There are others.
And as much as Brett Kavanaugh may want to believe that "What happens at Georgetown Prep stays at Georgetown Prep" -- it doesn't.
And as always: this is not about Trump or Brett Kavanaugh. It is about the elected officials of the Republican Party who know all this and are trying to ram the lifetime appointment to the Supreme Court through.
What kind of a day was it in Trump Land? A day like any other, except...You Are There!
I don't even know where to begin, so we'll just toss a coin:
Senate Majority Leader Mitch McConnell (R-KY) gave Dr. Christine Blasey Ford -- who says she was sexually attacked by Supreme Court nominee Brett Kavanaugh -- until sundown to show her face in the town square, or the little lady is a yellow-belly coward and has to git out of Dodge.
The New York Times reported that Rod Rosenstein supposedly suggested wire-tapping Trump because of concerns over the 25th Amendment and mental incapacity.
Trump reverted to being Trump and tried to "slut shame" a sexual abuse victim by tweeting, "I have no doubt that, if the attack on Dr. Ford was as bad as she says, charges would have been immediately filed with local Law Enforcement Authorities by either her or her loving parents. I ask that she bring those filings forward so that we can learn date, time, and place!"
Rob Goldstone, who set up the 2016 Trump Tower meeting, did an interview with Cynthia McFadden of the Today show. He said that while he didn't know specifically who wanted the meeting, he nonetheless acknowledged that, yes, it was clear to him that what was being discussed was a dirty offer from the Russians.
And floodwaters as a result of Hurricane Florence have overflowed a dam at a North Carolina power plant. Reports are that toxic coal ash from the plant's dump site may be flowing from the dam's lake into nearby Cape Fear River.
Don't worry about the toxic coal ash, Trump is on the job. There he is in North Carolina telling a guy big congrats on having a boat land in his front yard (as if the "Finders Keepers" rule applies) and offering "Have a good day!" to a hungry, drive-thru local resident receiving a box lunch at a center for those in need of food. No paper towels were thrown this time -- although, they probably could have been helpful with all that coal ash.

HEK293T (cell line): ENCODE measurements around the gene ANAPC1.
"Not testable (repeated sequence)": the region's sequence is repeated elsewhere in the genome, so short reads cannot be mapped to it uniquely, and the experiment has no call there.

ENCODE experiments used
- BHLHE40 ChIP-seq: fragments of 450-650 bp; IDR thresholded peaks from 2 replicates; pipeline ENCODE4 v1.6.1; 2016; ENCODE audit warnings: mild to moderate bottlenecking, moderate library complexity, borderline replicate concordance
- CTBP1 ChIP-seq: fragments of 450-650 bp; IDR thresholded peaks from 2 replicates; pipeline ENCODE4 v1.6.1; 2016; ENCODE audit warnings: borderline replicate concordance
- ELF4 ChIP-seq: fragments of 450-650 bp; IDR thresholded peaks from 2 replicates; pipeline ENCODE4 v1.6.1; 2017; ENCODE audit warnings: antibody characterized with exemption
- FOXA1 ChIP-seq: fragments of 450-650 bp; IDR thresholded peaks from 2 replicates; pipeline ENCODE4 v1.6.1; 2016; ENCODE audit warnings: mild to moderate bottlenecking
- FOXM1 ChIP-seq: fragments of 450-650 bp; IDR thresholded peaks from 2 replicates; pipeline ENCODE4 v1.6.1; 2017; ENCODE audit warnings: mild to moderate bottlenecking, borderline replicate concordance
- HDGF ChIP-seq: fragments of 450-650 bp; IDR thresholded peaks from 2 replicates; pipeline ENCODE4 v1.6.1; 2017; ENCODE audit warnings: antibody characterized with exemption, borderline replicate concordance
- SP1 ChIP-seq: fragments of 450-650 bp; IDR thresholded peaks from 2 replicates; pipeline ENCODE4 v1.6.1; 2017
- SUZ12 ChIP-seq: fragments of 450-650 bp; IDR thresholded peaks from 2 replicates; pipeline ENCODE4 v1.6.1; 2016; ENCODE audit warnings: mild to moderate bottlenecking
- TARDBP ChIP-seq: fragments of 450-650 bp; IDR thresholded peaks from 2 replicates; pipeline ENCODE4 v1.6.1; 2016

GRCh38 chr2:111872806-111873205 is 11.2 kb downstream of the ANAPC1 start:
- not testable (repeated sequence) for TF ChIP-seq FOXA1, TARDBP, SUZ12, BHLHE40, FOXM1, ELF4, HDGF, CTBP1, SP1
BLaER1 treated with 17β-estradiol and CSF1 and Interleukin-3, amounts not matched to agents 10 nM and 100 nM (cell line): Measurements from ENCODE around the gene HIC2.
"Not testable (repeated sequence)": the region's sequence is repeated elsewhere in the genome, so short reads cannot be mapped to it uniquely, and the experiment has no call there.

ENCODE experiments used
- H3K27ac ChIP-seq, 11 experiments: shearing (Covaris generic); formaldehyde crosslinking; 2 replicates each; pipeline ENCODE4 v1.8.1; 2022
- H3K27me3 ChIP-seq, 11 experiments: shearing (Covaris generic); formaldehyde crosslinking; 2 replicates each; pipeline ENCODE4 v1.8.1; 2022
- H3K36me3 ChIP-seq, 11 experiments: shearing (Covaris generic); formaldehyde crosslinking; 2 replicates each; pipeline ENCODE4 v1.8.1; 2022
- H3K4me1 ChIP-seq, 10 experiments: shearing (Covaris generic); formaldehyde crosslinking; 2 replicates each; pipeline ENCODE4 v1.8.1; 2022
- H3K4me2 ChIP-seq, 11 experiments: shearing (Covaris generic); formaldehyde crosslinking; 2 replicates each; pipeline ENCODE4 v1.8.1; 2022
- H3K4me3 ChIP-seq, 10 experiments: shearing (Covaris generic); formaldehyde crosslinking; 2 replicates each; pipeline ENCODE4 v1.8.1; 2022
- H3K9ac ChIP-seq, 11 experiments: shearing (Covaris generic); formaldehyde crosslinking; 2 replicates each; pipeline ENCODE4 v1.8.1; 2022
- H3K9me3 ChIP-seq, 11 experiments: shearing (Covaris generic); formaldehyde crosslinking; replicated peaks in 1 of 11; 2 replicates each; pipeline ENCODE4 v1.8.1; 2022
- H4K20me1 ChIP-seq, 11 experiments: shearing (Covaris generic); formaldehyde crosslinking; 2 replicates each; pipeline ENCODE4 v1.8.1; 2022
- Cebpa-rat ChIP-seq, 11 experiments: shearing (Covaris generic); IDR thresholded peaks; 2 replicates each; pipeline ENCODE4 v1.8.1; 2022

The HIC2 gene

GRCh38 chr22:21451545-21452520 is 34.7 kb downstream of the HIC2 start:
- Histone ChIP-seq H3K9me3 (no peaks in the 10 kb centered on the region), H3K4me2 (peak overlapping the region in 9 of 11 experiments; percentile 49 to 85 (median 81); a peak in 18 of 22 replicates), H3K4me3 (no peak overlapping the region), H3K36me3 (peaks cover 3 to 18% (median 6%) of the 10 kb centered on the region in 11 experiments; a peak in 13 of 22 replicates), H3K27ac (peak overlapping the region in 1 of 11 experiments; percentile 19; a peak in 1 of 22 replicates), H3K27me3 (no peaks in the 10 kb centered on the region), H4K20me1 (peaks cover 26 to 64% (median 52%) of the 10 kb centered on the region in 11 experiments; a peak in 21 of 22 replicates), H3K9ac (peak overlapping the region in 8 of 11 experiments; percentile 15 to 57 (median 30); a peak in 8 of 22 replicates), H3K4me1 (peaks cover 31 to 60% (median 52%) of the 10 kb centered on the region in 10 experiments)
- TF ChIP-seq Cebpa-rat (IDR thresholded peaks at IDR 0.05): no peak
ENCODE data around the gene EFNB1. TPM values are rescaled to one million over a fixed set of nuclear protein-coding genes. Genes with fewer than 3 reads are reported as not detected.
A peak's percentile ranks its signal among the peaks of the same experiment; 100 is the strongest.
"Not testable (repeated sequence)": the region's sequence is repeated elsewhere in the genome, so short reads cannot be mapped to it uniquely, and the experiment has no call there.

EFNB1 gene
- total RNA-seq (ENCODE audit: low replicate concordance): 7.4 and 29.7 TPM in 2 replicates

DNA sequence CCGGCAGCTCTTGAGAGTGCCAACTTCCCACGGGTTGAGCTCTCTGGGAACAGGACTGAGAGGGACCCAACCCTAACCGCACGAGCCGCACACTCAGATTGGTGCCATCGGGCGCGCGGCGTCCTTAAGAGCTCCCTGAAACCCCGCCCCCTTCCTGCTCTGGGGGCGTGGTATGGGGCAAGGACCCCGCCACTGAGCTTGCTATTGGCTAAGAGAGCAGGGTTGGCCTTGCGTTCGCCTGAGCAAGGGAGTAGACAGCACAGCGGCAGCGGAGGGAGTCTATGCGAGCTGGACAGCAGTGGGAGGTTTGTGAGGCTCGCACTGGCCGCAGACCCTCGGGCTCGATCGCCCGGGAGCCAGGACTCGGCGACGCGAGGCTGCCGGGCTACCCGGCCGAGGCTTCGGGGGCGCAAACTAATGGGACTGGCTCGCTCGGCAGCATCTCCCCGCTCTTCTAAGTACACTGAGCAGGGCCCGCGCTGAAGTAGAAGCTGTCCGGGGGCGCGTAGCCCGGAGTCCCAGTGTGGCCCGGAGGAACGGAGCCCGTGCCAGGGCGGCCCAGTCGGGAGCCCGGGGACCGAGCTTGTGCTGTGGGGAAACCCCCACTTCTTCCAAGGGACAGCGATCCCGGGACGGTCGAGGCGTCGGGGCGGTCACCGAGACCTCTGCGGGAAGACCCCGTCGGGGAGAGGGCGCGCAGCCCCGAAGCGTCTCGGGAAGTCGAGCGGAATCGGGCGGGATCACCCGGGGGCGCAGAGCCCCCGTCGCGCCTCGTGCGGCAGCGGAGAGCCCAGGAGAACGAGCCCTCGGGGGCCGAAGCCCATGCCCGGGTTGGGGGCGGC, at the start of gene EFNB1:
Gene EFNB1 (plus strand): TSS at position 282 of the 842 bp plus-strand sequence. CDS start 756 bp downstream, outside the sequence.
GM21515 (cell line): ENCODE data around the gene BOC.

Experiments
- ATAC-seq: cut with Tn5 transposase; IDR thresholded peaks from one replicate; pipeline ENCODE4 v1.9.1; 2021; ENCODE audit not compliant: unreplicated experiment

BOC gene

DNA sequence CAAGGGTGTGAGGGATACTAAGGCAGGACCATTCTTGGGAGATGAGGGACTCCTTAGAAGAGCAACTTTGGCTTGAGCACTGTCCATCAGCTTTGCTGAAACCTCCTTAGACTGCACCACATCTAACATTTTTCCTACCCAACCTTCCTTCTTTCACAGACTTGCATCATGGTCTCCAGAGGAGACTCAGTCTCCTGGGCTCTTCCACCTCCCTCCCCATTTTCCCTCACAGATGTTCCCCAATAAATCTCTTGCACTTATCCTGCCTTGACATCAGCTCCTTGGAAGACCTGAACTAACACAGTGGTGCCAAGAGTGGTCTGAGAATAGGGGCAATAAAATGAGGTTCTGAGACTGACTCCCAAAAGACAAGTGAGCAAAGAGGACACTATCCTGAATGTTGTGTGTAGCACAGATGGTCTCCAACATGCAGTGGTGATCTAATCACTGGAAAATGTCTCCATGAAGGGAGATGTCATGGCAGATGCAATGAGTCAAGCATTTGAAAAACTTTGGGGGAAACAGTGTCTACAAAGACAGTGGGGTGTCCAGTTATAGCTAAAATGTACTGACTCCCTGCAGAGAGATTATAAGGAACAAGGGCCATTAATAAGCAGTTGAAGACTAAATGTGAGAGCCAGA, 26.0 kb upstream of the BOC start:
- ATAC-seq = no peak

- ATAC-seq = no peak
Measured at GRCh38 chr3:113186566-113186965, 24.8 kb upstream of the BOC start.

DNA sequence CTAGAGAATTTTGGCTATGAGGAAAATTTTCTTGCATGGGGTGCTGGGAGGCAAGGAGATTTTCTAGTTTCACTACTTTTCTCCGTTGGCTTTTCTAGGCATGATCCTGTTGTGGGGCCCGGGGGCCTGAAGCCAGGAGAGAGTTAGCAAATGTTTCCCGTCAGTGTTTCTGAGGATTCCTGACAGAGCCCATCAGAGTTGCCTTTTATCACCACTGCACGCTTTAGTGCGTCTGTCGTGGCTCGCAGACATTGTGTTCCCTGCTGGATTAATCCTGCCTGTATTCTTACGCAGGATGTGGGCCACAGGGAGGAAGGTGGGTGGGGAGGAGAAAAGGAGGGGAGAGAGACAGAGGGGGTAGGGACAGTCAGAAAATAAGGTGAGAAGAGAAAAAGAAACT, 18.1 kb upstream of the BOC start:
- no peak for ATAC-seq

Thanks to Rob Goldstone's admission, it looks like the Special Counsel's office found a roomful of witches this time!
It's sort of hard to imagine that the Republican Party -- knowing how the years have damned the GOP senators' treatment of Anita Hill 27 years ago testifying against Supreme Court nominee Clarence Thomas over sexual abuse -- not only wouldn't treat with the utmost deference the next woman who claimed being sexual attacked by a Supreme Court nominee, especially with a mid-term election coming up and women already flocking to Democrats, but would bizarrely and actually treat her...worse!
I've heard two suggestions that Dr. Christine Blasey Ford could make if she decides to turn down the Republican senators' bullying. One is that she go on 60 Minutes, and there can be interviewed in depth for the public to see in prime time. In fact, I can't imagine that the show hasn't long-since contacted her and are ready to go at a moment's notice if she says 'yes.' But I especially like the second suggestion from Norm Ornstein. He said that Democrats should organize their own official government hearing with Dr. Blasey Ford. And they could have every witness there that she wants called, people who have said they were aware of the attack long before Brett Kavanaugh was a Supreme Court nominee. And they should have the person who administered her lie detector test there to testify. And Democratic women and men senators should question her.